|UNESCO World Heritage Site|
|Location||New South Wales and Queensland, Australia|
|Criteria||Natural: (viii), (ix), (x)|
|Inscription||1986 (10th Session)|
|Area||370,000 ha (1,400 sq mi)|
|Coordinates||28°15′S 150°3′E / 28.250°S 150.050°ECoordinates: 28°15′S 150°3′E / 28.250°S 150.050°E|
|Official name||Gondwana Rainforests of Australia|
|Type||National heritage (landscape)|
|Designated||17 December 1994|
|Legal Status||Declared property|
|Official name||Gondwana Rainforests of Australia; Central Eastern Rainforest Reserves; Gondwana Rainforests of Australia (new name from 2007); North East Rainforests World Heritage Area|
|Type||State heritage (landscape)|
|Designated||2 April 1999|
|Category||Landscape - Natural|
The Gondwana Rainforests of Australia, formerly known as the 'Central Eastern Rainforest Reserves', are the most extensive area of subtropical rainforest in the world. It is a UNESCO World Heritage Site.
The area includes 50 separate reserves covering 3,665 square kilometres (1,415 sq mi). It is around the New South Wales–Queensland border.
The Gondwana Rainforests are so-called because the fossil record indicates that when Gondwana existed it was covered by rainforests containing the same kinds of species that are living today. The number of visitors to the reserve is about 2 million per year.
National parks[change | change source]
The Queensland areas include the Main Range, at its most northern point; and extending south, the Lamington, Mount Chinghee, Springbrook and Mount Barney national parks.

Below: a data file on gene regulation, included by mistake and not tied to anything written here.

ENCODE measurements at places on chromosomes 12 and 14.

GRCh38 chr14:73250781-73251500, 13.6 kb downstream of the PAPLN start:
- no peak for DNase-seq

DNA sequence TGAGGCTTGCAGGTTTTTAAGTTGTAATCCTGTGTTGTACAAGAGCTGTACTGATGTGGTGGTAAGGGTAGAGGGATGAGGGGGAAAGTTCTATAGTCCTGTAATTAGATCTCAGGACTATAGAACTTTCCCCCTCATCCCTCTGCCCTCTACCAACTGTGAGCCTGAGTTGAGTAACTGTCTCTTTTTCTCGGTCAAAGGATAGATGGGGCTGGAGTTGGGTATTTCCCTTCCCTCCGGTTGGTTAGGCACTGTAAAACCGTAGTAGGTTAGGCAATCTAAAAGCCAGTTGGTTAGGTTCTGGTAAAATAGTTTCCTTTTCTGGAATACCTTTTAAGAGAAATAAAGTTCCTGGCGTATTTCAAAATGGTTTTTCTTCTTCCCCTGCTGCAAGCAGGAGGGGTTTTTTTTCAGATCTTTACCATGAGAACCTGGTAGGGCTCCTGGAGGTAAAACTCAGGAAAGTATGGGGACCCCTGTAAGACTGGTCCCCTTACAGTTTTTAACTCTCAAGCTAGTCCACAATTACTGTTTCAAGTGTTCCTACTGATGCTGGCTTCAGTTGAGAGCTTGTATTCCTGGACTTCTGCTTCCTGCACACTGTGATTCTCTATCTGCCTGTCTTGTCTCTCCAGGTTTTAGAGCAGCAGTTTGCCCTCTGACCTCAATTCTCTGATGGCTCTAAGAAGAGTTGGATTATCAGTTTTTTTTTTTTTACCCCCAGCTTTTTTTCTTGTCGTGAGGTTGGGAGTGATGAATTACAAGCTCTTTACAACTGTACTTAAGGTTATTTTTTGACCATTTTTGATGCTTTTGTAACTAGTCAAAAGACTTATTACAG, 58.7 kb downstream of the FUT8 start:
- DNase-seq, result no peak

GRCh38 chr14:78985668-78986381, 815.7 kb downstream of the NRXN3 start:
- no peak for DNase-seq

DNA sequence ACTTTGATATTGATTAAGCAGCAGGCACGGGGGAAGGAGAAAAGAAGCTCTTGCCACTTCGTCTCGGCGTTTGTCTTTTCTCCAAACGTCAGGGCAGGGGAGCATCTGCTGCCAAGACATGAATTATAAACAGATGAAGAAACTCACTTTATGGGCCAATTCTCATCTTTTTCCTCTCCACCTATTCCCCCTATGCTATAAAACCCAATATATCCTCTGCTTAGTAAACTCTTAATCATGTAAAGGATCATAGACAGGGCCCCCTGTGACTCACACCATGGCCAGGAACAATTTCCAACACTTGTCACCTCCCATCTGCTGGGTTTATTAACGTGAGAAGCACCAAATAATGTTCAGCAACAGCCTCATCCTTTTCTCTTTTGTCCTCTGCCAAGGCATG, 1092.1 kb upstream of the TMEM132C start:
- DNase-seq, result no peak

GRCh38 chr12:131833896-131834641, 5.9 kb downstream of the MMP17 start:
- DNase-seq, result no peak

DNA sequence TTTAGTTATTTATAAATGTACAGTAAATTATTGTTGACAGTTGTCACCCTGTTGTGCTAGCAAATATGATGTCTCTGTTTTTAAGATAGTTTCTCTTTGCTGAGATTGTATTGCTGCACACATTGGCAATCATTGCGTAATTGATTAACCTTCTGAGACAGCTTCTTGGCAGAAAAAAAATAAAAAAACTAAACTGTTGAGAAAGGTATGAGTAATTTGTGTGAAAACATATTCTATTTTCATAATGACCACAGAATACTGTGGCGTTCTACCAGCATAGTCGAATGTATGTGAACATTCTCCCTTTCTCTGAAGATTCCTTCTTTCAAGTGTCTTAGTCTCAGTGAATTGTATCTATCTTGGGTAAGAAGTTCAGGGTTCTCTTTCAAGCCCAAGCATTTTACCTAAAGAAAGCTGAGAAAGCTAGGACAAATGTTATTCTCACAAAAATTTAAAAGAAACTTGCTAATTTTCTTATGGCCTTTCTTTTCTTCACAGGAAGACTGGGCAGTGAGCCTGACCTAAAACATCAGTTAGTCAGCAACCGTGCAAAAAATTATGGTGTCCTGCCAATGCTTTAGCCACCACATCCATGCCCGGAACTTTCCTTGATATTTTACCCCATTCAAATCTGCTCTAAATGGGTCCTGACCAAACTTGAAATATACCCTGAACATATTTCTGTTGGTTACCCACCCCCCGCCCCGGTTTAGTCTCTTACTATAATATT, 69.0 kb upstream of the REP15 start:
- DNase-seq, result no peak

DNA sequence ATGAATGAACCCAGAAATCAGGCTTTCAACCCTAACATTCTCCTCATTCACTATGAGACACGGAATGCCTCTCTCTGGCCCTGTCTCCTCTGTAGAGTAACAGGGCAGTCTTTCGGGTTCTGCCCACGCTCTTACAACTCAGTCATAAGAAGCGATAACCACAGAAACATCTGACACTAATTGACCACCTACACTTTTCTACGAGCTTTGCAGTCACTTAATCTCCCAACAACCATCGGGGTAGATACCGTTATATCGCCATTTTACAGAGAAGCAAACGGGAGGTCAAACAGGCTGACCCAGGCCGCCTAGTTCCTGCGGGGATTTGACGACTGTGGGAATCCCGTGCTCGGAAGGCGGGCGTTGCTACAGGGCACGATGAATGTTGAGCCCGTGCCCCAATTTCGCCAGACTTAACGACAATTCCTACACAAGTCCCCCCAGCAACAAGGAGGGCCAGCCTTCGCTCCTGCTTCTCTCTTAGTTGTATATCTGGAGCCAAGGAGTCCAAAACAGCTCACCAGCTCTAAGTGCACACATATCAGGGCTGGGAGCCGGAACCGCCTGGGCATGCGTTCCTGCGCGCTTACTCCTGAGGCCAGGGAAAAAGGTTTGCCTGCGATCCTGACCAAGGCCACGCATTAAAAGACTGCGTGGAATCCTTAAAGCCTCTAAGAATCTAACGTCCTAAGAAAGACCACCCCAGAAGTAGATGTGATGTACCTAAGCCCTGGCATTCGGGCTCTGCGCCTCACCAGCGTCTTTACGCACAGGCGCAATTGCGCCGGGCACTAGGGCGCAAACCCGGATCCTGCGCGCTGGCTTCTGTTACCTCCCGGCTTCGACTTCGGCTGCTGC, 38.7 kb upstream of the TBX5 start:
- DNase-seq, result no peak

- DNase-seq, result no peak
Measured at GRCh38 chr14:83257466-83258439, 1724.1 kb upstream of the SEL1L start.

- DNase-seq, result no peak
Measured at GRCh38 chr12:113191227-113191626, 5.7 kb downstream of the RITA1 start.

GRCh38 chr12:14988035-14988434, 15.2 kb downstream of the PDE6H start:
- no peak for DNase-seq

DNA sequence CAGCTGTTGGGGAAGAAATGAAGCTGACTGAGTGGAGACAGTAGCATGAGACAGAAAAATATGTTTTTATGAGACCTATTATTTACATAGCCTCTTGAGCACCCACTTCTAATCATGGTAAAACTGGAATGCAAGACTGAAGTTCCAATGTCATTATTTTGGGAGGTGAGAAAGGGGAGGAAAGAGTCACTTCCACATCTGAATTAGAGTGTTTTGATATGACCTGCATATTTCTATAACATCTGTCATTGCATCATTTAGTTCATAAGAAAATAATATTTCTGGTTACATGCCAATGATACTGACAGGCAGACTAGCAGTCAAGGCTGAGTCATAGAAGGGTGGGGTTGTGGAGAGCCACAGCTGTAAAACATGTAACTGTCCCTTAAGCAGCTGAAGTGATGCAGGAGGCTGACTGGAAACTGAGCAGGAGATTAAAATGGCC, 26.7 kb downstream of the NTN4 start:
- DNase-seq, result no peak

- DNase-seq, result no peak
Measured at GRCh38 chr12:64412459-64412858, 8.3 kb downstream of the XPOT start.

The New South Wales areas include the Barrington Tops, at its most southern point; and extending north, the Dorrigo, Mount Warning, New England, Mebbin, Nightcap, Border Ranges, Oxley Wild Rivers, Washpool, Willi Willi and Werrikimbe national parks.
The most heavily visited parts are Dorrigo National Park and the Natural Bridge section of Springbrook National Park.
Related pages[change | change source]
References[change | change source]
- ↑ 1.0 1.1 "Gondwana Rainforests of Australia". Department of the Environment, Water, Heritage and the Arts. Retrieved 2008-08-31.
- ↑ UNESCO, "Gondwana Rainforests of Australia". Retrieved 2012-4-21. Archived 2009-11-26 at the Wayback Machine
- ↑ Reid, Greg (2004). Australia's National and Marine Parks: Queensland. South Yarra, Victoria: Macmillan Education Australia. p. 11. ISBN 978-0-7329-9053-4.
- ↑ "Gondwana Rainforests of Australia". World Heritage List. UNESCO. Archived from the original on 27 May 2008. Retrieved 9 June 2008.